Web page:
This past semester, students studying abroad at Notre Dame’s London Centre brought the mission of the University to life in a local school play that was far from the typical gymnasium fare.
Led by Anton Juan, professor in the Department of Film, Television, and Theatre, the undergraduates helped bring to the stage the stories of migrant families as seen from the perspective of the children at Sacred Heart Primary School.
“The boundaries between culture and country were completely dislodged,” student Felicia Aguirre says. “Sometimes, in a country where everything feels unfamiliar—like the migrants experiencing their new homes—all a person has to do is sit and talk to others. Despite language, dress, and cultural customs, humanity stays consistent in many different ways, such as the way in which we relate to others.”
The purpose of the theatre class, Migration Issues in Contemporary British Theatre: Theatre and Social Concerns, was to give students an “appreciation of theatre as an agent of social change,” says Juan, who has taught courses in South Bend in which students worked with the community on issues such as immigration and juvenile detention.
This past spring, with the help of the Center for Social Concerns, students in his London class were able to work with children at Sacred Heart to put their experiences into words—and live performance. The Catholic school is located in Battersea, an ethnically diverse district in south London, and so brings together myriad races, cultures, and ethnicities. For approximately 75 percent of the students, English is a second language. In this one school, Juan says, “there are 80 languages spoken and 120 nationalities of origin.”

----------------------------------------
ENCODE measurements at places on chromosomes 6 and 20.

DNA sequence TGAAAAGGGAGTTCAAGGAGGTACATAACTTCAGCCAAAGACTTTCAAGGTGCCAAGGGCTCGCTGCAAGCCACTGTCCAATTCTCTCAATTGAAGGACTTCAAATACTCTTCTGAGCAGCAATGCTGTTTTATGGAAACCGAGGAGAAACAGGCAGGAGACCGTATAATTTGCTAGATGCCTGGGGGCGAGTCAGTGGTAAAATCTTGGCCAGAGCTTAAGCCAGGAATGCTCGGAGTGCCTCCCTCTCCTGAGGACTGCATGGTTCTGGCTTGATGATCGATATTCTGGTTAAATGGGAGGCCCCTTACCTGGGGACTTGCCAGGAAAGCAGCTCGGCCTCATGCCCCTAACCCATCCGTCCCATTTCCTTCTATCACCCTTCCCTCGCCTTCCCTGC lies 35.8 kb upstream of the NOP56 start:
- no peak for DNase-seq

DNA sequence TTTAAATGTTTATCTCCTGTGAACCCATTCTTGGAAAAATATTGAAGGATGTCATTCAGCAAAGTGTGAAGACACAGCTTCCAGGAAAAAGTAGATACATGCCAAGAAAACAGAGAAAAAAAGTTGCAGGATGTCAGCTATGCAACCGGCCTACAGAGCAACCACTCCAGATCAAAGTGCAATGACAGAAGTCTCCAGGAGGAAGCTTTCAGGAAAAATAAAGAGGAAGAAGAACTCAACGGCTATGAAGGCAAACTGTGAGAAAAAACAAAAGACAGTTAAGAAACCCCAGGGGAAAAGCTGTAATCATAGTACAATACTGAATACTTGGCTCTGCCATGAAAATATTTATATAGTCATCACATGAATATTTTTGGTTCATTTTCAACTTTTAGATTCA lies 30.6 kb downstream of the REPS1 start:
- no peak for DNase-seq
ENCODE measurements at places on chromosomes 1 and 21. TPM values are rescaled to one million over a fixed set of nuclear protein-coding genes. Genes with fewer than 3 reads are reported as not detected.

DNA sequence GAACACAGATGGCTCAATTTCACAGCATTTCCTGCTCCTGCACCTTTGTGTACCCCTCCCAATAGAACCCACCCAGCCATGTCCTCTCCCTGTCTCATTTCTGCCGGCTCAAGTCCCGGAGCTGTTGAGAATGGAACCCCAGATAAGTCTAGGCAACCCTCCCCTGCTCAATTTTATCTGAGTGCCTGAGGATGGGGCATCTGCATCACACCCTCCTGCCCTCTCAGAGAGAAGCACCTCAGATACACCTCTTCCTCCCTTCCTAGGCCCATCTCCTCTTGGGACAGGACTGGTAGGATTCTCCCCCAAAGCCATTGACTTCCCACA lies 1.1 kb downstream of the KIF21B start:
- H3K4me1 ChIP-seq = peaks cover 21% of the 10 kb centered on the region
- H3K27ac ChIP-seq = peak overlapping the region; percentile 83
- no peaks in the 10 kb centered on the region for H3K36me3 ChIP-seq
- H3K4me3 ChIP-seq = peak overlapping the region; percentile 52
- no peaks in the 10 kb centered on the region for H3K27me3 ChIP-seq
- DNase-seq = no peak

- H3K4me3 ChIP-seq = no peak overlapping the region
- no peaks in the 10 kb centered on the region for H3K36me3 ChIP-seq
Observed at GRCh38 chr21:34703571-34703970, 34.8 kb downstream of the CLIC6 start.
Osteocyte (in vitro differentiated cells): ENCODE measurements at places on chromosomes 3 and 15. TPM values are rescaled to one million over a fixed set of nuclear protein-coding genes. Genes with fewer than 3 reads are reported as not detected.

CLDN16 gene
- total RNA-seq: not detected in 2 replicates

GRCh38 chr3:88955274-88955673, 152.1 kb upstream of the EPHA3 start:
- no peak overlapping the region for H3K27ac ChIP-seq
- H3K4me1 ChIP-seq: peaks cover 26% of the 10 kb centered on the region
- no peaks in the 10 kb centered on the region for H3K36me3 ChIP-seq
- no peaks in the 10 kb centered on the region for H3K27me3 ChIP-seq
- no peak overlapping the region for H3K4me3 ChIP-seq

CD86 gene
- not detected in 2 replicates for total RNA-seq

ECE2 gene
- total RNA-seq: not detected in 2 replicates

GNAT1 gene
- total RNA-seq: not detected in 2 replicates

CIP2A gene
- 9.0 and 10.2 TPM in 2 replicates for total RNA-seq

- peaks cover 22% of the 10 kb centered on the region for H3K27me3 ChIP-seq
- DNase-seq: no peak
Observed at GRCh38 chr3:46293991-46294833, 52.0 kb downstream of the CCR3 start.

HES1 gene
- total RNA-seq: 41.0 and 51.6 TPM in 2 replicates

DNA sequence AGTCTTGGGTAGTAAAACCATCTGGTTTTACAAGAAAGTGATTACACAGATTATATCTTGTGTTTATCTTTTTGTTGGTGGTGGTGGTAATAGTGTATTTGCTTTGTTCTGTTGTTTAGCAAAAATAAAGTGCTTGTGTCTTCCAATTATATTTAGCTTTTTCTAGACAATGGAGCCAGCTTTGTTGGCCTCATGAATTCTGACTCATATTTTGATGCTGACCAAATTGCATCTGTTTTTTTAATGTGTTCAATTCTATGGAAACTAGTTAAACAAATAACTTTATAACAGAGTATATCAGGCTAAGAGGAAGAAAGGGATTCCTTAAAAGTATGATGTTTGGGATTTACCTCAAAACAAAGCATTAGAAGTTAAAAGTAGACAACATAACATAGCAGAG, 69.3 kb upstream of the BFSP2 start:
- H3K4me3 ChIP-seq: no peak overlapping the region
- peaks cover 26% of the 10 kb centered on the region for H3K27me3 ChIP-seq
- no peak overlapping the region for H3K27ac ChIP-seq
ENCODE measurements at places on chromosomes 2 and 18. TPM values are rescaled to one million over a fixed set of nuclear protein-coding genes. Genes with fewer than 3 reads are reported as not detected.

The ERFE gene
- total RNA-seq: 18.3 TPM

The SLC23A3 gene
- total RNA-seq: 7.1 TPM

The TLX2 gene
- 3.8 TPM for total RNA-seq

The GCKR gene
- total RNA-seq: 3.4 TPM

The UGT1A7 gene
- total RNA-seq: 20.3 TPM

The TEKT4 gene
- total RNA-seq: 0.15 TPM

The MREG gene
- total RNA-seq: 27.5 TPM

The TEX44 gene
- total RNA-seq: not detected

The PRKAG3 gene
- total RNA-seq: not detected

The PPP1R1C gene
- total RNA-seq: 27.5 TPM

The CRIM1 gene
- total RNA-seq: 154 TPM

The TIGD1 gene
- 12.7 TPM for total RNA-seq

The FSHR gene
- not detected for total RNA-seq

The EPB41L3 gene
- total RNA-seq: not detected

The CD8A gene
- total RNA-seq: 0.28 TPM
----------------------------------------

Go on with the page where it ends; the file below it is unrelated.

“We may be in London,” Aguirre says, “but we get to see Italy, Africa, the Philippines, etc., through the eyes of children.”
The first-hand accounts were woven into a play, directed by Juan, titled Child of the Migrant Moon. With students from his class, the children and their families acted out their personal migration stories, lending a powerful authenticity to the joys, challenges, and troubles they faced as people living on the edge of society.
The play energized and brought together the local community, and was featured in the local Battersea newspaper. This reinforces how Juan feels both about teaching and learning—that it does not stop at the classroom door.
“The mothers said they would like to perform the piece again, and Jared Brading, the school headmaster, said he is thinking of doing a repeat for the city council next year,” Juan says. “Indeed, I have come out of this experience—as my class has—with fond memories and, even more so, a new knowledge not only to keep for ourselves but to contribute to the world.”